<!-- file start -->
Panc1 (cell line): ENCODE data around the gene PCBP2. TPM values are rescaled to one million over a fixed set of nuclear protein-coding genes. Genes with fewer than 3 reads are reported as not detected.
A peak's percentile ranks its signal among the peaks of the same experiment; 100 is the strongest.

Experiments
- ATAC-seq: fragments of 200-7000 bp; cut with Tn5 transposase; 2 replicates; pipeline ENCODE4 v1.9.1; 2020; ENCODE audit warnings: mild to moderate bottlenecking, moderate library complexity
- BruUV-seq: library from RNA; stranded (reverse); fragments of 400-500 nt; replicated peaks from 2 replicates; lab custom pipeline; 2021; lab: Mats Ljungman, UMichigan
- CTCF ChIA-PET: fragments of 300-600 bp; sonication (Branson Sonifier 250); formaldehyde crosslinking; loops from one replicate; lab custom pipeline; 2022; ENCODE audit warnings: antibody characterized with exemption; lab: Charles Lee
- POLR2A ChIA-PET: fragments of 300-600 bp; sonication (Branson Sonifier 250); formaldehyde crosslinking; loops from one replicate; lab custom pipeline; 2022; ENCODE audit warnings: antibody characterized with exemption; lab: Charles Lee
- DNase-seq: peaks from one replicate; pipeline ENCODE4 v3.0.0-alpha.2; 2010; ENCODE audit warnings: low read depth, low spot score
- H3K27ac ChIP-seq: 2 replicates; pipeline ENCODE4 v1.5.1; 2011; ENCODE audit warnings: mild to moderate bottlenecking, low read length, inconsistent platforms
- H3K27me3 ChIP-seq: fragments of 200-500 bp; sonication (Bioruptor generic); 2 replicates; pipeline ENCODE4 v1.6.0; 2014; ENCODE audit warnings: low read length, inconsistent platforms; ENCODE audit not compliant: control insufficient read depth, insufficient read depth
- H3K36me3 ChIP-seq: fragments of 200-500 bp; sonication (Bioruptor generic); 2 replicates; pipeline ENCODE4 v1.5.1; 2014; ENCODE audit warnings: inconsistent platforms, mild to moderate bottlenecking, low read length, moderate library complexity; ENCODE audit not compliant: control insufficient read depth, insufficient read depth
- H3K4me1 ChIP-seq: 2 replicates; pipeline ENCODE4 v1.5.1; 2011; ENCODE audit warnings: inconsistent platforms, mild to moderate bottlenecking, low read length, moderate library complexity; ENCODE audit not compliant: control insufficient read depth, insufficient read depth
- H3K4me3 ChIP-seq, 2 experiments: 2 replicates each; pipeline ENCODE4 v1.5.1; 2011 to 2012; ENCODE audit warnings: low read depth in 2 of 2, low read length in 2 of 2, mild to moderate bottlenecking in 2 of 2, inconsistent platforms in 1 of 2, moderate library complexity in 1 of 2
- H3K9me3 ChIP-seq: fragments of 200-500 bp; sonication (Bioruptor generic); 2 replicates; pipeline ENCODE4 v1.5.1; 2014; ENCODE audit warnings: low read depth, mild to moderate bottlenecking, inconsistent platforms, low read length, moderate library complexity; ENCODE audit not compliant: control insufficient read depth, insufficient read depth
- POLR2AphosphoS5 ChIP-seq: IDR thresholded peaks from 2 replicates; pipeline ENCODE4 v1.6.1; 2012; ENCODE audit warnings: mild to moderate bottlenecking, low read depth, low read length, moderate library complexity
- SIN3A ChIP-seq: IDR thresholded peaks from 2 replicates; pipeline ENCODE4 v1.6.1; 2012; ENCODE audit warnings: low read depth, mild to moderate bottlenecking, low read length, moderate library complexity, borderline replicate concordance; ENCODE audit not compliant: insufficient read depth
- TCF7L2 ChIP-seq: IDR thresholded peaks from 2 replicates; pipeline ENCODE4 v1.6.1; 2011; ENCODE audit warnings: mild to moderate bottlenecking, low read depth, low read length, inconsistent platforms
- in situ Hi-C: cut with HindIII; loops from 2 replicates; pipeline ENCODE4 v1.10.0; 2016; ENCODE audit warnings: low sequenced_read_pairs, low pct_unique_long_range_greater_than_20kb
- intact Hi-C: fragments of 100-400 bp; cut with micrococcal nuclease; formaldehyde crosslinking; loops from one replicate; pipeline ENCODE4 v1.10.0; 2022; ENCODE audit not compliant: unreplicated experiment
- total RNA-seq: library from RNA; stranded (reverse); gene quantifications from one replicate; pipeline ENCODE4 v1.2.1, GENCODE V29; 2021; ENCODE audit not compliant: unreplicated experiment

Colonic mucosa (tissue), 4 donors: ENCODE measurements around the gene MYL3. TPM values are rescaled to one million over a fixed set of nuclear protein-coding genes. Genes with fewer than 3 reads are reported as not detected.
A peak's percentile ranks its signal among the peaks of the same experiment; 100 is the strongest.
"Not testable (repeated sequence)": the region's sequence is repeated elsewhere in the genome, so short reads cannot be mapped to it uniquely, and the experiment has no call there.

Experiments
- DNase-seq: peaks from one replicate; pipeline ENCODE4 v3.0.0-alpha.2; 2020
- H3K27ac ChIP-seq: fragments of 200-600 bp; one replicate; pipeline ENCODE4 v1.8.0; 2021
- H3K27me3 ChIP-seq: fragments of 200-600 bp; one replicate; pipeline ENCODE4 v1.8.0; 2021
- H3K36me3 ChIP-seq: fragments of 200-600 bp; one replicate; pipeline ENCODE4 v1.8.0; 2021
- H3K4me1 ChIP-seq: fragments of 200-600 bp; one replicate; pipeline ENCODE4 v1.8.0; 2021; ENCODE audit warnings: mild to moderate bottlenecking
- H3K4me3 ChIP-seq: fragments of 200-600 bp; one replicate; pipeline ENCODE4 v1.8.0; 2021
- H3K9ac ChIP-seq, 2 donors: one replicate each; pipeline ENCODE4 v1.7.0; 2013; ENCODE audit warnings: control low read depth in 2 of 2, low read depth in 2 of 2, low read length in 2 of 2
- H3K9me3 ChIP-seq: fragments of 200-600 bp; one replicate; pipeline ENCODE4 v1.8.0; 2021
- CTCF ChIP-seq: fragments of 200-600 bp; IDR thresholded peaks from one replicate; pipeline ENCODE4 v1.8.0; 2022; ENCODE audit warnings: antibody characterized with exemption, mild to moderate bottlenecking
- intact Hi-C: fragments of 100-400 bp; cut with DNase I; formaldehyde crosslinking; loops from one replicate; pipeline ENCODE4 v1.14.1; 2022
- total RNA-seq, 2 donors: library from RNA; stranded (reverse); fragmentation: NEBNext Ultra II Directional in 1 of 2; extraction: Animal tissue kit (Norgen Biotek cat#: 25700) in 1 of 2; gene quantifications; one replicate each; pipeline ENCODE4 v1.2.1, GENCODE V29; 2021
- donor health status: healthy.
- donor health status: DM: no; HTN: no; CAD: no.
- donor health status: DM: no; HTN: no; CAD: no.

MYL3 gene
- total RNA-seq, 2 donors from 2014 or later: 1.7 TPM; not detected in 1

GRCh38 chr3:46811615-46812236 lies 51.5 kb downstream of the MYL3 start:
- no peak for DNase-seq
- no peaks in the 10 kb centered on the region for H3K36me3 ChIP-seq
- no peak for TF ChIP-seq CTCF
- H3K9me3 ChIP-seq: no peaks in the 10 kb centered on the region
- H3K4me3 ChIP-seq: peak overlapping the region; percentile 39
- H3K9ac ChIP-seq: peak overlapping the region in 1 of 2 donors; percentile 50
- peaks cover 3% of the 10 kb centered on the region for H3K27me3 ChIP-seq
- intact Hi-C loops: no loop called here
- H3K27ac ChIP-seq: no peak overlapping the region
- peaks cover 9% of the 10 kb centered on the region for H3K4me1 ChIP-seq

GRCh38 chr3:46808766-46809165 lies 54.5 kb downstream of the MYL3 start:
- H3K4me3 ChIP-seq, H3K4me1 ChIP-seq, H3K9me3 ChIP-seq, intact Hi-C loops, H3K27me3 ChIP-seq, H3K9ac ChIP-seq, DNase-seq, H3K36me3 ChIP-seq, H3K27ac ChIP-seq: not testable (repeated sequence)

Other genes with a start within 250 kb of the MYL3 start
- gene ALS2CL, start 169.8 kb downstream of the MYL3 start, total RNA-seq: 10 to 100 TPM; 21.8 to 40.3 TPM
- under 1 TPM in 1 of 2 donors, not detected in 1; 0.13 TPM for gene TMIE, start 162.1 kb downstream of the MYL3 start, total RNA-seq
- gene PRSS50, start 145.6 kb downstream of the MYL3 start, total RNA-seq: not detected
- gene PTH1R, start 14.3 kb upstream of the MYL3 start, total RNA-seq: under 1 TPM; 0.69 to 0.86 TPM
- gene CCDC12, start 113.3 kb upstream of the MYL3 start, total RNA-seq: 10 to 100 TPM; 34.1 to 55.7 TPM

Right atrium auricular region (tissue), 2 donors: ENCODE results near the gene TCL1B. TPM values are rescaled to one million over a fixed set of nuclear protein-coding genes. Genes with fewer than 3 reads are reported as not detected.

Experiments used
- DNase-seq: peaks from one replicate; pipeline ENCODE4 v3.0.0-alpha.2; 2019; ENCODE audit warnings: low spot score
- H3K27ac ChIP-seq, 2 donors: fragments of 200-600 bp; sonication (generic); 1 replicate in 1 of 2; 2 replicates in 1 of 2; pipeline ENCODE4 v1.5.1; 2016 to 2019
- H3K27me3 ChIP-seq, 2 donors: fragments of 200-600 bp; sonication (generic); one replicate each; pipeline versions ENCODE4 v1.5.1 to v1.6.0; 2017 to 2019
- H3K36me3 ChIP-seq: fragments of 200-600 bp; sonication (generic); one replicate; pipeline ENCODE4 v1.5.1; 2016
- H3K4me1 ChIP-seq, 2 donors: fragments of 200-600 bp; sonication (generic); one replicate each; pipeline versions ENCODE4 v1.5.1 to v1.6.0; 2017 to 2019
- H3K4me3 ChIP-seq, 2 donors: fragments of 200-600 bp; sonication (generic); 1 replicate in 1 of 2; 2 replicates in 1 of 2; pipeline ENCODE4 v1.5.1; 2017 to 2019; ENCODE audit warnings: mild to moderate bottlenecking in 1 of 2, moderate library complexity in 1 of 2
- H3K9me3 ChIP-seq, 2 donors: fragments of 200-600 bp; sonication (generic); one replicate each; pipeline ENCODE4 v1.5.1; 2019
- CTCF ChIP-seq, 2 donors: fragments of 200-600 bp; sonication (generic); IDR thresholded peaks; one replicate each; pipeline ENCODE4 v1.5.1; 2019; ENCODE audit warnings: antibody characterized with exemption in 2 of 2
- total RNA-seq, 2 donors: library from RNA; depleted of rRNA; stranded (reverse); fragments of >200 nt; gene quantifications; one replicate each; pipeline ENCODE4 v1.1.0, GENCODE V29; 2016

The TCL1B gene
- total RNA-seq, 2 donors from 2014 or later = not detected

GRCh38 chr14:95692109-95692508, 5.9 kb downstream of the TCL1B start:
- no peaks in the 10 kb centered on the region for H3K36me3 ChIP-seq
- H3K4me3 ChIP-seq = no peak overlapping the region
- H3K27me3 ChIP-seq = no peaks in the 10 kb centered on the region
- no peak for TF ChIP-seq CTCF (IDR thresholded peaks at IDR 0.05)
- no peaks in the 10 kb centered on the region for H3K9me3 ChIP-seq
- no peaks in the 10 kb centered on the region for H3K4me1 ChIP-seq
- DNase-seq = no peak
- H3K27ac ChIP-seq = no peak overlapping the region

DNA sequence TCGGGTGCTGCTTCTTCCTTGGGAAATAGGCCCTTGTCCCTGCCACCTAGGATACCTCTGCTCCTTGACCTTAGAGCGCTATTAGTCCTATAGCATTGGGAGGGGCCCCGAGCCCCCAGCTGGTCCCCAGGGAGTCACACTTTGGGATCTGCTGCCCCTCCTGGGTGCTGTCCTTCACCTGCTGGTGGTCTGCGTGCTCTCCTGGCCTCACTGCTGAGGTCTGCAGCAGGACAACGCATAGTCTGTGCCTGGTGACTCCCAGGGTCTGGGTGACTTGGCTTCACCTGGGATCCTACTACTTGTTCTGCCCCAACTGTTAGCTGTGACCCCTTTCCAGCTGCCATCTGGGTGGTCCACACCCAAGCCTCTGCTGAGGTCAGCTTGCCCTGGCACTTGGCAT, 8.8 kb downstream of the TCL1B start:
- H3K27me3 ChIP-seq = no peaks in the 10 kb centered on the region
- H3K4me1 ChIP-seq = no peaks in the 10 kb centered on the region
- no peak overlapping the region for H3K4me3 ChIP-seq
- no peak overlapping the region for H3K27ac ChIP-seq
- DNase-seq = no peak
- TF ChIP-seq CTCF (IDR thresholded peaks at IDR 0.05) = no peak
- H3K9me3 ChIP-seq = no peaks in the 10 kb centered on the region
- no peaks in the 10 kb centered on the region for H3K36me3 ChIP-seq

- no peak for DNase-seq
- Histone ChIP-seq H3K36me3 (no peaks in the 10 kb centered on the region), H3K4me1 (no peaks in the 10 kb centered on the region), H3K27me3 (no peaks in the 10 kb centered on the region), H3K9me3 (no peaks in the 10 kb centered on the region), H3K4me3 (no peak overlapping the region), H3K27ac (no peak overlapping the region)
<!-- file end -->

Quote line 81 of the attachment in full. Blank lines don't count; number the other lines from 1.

- H3K27ac ChIP-seq = no peak overlapping the region